Wright Snr is a racing fanatic. He had a contacts book that was seized by police which was packed with some of racing's biggest names - including many élite jockeys. What were they doing there? Wright was well-known as a lavish entertainer on racecourses; it may be that he was a "groupie" star struck by the opportunity to mix with people involved in a sport he had loved since childhood.

Others suspected differently, not least the Jockey Club, which has "warned off", or banned, Wright from racecourses. Wright himself has in the past presented himself as a professional gambler, and one who was not afraid to cross the line in search of winning results. "I ran a huge operation and had a string of jockeys giving me vital information," he was once quoted as saying. "If I needed a rider to win or lose a race, he did. If I wanted to fix a race, I could."

Wright was one of 15 people, including five jockeys, arrested in 1998 as part of a race-fixing investigation that was badly handled by both the Jockey Club and the police. No one was convicted, although one of the arrested jockeys, Graham Bradley, who is now retired, has turned to the High Court to halt a Jockey Club ban that was subsequently imposed on him.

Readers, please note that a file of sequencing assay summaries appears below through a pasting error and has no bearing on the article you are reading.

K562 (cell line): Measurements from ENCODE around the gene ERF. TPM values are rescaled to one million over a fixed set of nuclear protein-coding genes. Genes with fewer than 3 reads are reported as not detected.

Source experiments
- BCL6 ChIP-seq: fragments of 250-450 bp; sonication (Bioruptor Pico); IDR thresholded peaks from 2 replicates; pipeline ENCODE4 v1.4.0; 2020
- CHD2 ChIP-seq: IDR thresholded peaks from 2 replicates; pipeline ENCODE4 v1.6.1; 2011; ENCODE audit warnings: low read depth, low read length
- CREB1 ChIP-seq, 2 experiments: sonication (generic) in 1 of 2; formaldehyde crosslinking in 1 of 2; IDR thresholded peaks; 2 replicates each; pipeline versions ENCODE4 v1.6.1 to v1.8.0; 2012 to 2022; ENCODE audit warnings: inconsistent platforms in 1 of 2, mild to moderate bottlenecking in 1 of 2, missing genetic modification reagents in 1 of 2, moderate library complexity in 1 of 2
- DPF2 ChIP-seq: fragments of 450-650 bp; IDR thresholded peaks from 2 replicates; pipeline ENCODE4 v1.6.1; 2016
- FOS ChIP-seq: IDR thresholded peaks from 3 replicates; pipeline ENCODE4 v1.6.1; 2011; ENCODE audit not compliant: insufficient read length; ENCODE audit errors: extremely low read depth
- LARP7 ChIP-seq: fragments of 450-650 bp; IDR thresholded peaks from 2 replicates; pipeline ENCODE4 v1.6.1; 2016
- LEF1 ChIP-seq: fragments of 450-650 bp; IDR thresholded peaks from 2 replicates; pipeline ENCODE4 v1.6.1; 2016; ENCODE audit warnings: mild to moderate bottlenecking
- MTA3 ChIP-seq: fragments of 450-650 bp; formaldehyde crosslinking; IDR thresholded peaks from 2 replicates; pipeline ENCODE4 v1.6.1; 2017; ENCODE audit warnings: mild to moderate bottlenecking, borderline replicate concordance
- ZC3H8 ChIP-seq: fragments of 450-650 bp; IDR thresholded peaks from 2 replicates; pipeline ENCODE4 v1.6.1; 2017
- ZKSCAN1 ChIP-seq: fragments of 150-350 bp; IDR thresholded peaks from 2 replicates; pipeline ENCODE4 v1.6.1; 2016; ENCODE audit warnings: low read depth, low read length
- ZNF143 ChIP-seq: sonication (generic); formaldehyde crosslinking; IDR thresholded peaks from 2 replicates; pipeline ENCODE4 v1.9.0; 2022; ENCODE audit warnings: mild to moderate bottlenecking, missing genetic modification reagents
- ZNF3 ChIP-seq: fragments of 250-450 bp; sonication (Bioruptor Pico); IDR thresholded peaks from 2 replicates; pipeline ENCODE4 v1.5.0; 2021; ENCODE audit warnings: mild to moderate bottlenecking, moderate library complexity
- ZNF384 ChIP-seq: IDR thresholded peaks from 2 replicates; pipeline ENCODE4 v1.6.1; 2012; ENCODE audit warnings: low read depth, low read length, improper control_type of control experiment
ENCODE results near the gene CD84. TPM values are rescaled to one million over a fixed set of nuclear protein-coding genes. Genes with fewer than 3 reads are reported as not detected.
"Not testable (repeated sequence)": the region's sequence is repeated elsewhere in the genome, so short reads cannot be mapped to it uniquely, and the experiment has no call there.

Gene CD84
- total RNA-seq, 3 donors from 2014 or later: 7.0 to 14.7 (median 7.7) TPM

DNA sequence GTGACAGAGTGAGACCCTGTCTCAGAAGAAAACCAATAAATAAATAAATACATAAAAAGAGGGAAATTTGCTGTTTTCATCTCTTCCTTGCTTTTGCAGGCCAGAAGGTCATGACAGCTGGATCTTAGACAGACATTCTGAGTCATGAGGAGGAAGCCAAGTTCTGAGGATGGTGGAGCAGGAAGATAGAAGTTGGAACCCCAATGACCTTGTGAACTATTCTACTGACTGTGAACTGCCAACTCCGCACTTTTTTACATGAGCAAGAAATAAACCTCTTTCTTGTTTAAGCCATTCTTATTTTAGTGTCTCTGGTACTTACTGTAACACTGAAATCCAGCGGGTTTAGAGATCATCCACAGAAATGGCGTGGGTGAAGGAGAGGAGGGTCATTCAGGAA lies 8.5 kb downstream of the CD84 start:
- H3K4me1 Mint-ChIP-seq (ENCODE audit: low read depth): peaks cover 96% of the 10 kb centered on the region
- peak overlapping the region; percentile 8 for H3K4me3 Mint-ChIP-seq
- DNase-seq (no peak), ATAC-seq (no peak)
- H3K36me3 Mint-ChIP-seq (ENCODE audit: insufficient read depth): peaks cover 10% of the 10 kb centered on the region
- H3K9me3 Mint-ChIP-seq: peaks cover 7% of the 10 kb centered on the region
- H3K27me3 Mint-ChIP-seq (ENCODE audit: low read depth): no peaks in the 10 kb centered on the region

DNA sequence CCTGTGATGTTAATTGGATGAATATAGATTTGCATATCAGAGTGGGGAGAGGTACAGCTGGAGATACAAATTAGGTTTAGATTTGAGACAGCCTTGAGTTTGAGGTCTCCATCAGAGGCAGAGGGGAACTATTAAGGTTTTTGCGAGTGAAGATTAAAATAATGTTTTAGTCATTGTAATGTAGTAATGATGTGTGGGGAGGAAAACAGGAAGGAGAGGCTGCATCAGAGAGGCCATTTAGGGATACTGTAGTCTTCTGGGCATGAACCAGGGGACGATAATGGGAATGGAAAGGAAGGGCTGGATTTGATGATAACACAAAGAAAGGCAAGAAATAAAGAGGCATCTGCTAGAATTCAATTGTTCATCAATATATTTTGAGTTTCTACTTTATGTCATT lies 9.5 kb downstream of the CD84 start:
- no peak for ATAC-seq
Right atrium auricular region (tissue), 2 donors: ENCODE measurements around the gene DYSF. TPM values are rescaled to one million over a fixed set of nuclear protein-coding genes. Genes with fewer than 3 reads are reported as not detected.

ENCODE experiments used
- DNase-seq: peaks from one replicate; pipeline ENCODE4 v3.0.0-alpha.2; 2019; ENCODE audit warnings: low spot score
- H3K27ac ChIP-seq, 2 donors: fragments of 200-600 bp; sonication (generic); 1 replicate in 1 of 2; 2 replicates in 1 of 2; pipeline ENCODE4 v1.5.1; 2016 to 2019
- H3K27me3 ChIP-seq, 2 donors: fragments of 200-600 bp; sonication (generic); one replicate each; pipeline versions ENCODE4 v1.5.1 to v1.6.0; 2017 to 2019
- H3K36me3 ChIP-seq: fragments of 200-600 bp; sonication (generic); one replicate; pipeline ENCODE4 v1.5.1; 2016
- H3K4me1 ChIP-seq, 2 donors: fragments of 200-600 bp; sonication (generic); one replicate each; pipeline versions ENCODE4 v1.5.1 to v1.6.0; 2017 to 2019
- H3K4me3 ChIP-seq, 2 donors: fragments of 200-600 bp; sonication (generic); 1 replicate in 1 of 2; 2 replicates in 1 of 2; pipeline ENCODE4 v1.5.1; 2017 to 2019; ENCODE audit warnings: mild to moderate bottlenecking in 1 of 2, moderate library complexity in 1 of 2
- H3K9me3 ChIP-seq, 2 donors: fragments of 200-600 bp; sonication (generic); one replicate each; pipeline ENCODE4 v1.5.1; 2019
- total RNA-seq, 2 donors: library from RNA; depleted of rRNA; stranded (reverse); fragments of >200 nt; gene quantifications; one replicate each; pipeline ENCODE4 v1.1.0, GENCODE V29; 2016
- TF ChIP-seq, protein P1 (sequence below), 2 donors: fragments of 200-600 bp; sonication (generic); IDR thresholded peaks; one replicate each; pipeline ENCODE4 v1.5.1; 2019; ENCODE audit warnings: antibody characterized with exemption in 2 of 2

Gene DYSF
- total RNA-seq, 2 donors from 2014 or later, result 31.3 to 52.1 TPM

Bradley, during a separate cocaine trial at Southampton Crown Court, had admitted in his evidence that he had received cash and other rewards from Wright in return for "privileged" punting information.

Since then, racing's integrity has found itself fighting a new spectre - betting exchanges, the internet gambling phenomenon that allows people for the first time to "lay" a horse and thus profit when it doesn't win. Traditional, high-street bookmakers offer win opportunities only.

For the last four years, virtually all Jockey Club investigations into alleged corruption have focused on betting exchange activity.

Betting exchanges were linked to two races in early March, when the riders Kieren Fallon and Sean Fox were each banned for 21 days for riding injudicious races.

Another jockey, Gary Carter, has been charged by the Jockey Club over allegations that he rode eight non-triers during a two-month period last year.

Ironically, in May Ladbrokes' chief, Chris Bell, was roundly condemned for claiming in an interview that "one race per day in British racing is fixed". Suddenly his views do not seem so outrageous.